Blowout 2010 – a hurdy-gurdy player's view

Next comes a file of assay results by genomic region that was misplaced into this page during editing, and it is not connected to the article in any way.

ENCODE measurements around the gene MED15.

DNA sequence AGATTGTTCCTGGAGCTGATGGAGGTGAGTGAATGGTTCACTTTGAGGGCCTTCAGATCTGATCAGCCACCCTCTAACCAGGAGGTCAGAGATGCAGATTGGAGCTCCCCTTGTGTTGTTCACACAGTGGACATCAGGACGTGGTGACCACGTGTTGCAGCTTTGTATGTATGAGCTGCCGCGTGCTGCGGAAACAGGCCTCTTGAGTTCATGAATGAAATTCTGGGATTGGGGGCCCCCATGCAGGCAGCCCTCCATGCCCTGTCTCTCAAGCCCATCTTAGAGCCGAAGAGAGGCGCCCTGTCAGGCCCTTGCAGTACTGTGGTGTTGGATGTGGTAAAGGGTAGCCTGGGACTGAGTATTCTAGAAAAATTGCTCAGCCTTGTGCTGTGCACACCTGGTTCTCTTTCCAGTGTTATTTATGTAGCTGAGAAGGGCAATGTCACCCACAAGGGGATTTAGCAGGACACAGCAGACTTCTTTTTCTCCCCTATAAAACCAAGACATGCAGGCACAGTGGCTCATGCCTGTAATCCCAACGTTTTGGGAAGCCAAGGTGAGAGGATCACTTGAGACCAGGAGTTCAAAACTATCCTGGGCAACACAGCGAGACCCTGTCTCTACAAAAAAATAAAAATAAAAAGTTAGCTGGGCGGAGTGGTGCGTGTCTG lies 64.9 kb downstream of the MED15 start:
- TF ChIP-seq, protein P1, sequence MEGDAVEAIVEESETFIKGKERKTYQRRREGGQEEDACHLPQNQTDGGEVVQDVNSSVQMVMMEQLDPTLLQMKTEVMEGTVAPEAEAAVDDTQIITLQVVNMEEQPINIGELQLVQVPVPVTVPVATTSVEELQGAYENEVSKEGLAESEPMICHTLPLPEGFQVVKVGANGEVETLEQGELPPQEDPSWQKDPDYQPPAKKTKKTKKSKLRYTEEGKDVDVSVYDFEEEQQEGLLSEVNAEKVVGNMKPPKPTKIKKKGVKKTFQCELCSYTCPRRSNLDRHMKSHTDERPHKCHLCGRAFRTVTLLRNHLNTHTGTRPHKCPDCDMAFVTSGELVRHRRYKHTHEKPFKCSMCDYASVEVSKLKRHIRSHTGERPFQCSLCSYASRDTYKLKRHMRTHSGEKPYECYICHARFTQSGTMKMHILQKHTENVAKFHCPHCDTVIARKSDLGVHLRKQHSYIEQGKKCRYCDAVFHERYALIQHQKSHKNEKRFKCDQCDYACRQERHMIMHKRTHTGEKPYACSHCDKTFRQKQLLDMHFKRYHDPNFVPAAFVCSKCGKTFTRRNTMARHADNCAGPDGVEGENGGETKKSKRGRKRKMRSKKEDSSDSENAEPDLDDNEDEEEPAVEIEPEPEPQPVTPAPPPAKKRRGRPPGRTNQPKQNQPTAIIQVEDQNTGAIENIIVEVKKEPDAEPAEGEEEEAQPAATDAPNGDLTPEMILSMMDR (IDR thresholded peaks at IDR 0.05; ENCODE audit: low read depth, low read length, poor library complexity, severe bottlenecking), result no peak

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As always, I was looking forward to the Blowout, knowing that it would be a great weekend, filled with music, dancing and good company, this year extending into the Monday as it was over the Bank Holiday weekend. This would be an extra special weekend for my friend Michael Opp (pictured far right), who had planned his trip to England, (to collect his brand new hurdy-gurdy from Mike Gilpin), to include the Blowout weekend. I met Michael at the Over the Water Hurdy-Gurdy Festival in Seattle in 2008, when he came along hoping to have his first go on a hurdy-gurdy. He left the festival the proud owner of a gurdy made by Cali and Alden Hackmann. Having worked hard at his playing, he decided that he should now have a more traditional instrument, and duly ordered one from Mike Gilpin, who lives quite near us in Cambridgeshire (Mike taught at OTW in 2008 and 2009). This was Michael’s first trip outside North America, so a big adventure for him. He is a big fan of Blowzabella (and loves French dancing too), so was absolutely delighted when I told him that Cliff Stapleton would be running the gurdy workshops at the Blowout. We arrived at Polesworth and pitched the tents before heading over to the community hall to check people in for dinner. The after-dinner competition was hilarious! I’m sure that John Cage would be delighted that so many people chose to play his well-known composition… And then the session began. I’m not sure what time the session finished, but it was in full swing when I headed off to my tent. Saturday morning arrived and we were soon breakfasted and ready for the first workshop, which took place in the refectory. All too often workshop leaders try to squeeze too much into a short time, leaving all the participants (except, perhaps, the best players), gasping for breath and feeling swamped. Thankfully, this was not the case with Cliff. He had supplied music in advance, for just one tune, Spider. On the face of it, this is a fairly simple tune, but presents a number of technical problems for the gurdy player, mainly to do with the fingering. During the first workshop we worked on just the first part of the tune, playing the melody over and over until we were all happy with the fingering. The tune is in two parts, in G minor and C minor, which meant that it could be played on both G and D instruments. The time flew past and very soon it was the end of the first of Cliff’s classes. After lunch we returned to the refectory for the next instalment. Again, Cliff worked steadily, this time concentrating on the second part of the tune (in both keys), until we were all confident that we could play the whole tune reasonably well, at first just the G, then just the D instruments, and finally all of us together playing in harmony. What a lovely sound we made! Up to this point we had not even looked at the trompetting side of the tune - that was to be saved until the following day. Cliff ran a further two workshops on Sunday afternoon during which we worked on the trompetting, looking at possible variations and decorations to both the tune and the rhythm. By the end of the final class we were all able to play the tune confidently, and most managed the trompetting as well. I certainly felt that I had gained a huge amount from Cliff’s workshops and I think the other participants felt the same. Nice one, Cliff! And as for Michael… well, he’s hoping to be able to come back to England and says that he would love to come to the Blowout again.

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